CAR dealers are ripping off motorists by charging up to 278 per cent more than insurers for add-on products such as gap insurance and cover for scratches or tyre damage, according to new research from Which?.
The consumer organisation found that drivers are typically paying hundreds of pounds more than the average price charged by insurers when they buy cover with a new car because of hefty commission rates pocketed by dealerships.
Which? looked at the cost of buying guaranteed asset protection insurance from four car dealerships – selling Ford, Honda, Lexus and Toyota – and compared the costs to buying the same cover from an insurer directly. It contacted seven online independent insurers – ala.co.uk, car2cover.co.uk, click4gap.co.uk, directgap.co.uk, gapinsurance.co.uk, shortfall.co.uk and totallossgap.co.uk – to compare premiums.
The snapshot investigation found gap insurance policies – which have recently been investigated by the Financial Conduct Authority (FCA) – bought from a car dealership were up to £367 (278 per cent) more expensive than those bought from an insurer directly, with the majority of the cost not covering the insurance but going directly to the dealership.
Which? found the cost of buying gap insurance for a Ford Fiesta from a dealership was £499 but only £132 on average when bought directly from an insurer.
Even the smallest disparity for gap insurance was 102 per cent – for a Honda CR-V SUV that cost £415 from a dealership but just £205 on average from an insurer directly.
Which? also found that cosmetic and dent insurance was almost 60 per cent cheaper to buy from an insurer directly than from a car dealership, while alloy wheel and tyre insurance was up to 26 per cent cheaper bought from an insurer than a dealership.
The selling of gap insurance came under scrutiny from the FCA earlier this year after it found numerous examples of dealerships receiving high and potentially excessive levels of commission.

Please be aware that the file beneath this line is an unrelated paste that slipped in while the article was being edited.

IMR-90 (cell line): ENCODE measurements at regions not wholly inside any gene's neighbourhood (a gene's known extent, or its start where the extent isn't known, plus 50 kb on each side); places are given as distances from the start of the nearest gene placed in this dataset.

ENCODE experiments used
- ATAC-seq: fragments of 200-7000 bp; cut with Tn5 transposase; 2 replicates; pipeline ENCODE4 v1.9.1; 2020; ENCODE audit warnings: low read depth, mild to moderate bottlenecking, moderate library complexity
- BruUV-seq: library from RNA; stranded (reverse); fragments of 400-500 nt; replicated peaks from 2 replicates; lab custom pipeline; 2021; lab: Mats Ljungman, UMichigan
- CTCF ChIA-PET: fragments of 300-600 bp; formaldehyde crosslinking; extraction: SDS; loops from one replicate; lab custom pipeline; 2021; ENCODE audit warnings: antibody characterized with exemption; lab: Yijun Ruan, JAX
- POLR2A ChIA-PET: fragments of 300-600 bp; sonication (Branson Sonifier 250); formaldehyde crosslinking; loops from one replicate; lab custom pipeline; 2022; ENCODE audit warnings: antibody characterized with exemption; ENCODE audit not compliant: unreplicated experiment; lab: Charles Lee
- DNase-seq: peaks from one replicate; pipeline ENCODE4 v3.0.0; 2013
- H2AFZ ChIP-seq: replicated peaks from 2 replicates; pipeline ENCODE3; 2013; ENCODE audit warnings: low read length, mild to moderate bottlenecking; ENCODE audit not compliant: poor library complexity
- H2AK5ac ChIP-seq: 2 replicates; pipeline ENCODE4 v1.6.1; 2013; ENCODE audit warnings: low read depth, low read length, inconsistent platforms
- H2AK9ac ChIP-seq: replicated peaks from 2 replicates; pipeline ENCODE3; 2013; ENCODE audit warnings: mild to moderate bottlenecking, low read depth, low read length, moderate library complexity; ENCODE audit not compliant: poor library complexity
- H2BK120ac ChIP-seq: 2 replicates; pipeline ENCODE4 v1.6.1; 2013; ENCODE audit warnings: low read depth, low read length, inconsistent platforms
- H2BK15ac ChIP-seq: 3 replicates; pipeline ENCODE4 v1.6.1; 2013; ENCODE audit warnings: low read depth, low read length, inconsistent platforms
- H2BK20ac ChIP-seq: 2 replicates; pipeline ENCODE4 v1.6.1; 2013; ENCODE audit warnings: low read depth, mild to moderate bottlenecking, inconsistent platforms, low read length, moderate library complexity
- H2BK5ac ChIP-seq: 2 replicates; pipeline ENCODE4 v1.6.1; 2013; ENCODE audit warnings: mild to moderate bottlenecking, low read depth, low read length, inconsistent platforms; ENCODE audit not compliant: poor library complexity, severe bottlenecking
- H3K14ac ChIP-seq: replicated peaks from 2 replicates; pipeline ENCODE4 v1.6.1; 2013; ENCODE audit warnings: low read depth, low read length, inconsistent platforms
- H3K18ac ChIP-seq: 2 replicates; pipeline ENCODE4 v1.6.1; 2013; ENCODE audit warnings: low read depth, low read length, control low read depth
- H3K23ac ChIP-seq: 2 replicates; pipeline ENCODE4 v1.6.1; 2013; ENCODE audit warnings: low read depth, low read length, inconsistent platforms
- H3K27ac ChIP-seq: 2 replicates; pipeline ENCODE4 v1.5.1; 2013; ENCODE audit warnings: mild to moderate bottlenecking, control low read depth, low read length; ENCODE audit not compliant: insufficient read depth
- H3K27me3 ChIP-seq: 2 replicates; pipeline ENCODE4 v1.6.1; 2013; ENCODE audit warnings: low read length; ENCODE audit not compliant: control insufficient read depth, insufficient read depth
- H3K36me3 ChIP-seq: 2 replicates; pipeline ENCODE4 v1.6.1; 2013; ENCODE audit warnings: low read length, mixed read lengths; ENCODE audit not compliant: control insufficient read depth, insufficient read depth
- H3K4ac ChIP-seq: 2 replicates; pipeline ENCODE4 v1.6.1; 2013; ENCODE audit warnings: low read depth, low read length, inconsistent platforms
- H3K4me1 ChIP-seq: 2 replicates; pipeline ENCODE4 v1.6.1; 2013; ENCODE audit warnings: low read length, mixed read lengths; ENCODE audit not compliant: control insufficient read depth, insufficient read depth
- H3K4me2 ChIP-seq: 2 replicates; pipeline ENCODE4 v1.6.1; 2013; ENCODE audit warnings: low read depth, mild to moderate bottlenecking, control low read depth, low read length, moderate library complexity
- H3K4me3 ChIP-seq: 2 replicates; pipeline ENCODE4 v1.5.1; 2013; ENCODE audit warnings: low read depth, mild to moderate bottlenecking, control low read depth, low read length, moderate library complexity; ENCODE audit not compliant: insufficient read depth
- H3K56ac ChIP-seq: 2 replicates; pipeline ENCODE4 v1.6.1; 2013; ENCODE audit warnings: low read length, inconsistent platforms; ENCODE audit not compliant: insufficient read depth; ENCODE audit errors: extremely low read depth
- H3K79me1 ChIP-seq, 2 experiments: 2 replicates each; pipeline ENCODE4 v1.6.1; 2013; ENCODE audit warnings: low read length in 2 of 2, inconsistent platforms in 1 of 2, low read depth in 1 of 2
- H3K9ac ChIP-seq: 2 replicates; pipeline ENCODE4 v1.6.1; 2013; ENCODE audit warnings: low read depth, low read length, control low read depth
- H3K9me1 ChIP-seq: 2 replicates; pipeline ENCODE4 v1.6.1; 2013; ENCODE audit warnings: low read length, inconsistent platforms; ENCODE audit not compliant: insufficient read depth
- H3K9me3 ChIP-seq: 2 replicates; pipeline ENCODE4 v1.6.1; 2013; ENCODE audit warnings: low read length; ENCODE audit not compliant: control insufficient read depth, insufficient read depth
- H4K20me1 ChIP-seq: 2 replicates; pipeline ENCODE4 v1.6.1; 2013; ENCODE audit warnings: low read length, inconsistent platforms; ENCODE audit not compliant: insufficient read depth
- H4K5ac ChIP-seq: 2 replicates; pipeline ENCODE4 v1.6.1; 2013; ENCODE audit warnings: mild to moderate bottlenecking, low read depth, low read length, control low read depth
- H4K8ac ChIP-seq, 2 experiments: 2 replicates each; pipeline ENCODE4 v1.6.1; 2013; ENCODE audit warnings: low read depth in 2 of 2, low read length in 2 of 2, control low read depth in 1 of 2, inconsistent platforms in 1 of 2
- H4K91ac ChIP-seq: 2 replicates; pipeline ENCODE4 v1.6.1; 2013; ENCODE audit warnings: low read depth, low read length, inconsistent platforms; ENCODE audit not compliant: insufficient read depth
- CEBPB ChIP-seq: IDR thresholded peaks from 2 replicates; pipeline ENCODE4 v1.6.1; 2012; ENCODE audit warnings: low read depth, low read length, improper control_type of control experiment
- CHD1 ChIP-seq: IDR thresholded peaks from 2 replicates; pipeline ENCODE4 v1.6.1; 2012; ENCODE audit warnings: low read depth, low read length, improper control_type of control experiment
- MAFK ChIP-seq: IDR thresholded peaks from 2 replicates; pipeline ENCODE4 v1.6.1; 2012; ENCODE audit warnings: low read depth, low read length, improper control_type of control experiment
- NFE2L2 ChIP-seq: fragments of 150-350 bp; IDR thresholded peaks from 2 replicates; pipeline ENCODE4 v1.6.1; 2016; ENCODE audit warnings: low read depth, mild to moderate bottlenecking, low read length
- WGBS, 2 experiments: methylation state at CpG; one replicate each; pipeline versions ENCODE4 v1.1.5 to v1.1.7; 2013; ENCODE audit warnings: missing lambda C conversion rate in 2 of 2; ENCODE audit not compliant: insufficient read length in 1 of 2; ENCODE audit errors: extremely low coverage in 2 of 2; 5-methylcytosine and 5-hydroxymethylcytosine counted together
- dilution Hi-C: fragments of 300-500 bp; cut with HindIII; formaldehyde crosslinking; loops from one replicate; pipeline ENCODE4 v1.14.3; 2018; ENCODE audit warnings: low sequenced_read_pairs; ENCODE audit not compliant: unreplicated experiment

The FCA report found the average level of commission taken by car dealerships when selling these policies was 71 per cent after insurance premium tax. In addition, it found that car dealerships selling scratch and dent insurance were receiving an average commission of 54 per cent.
The FCA also uncovered examples of gap products being sold to ineligible customers who didn’t need the cover, prompting concerns about potential mis-selling. Some firms were found to be pushing the insurance through distributors where some or all of the vehicles being sold were second-hand, meaning the product was often unnecessary or of nearly no value.
Since publishing its findings, the FCA has warned insurers not to let dealerships receive commission ‘which bears no reasonable relationship to the costs or workload to distribute the product’.
Which? Money editor Jenny Ross said: ‘We’re really concerned that car dealers are continuing to pocket huge commission fees from selling insurance products at rip-off prices, despite recent scrutiny from the financial regulator.
‘The FCA needs to keep a close eye on these practices and be ready to step in with strong action if consumers face mis-selling or unreasonable charges for these products.’
For cosmetic scratch and dent cover and alloy wheel and tyre insurance, Which? compared prices from a Ford dealership with the same seven independent insurers.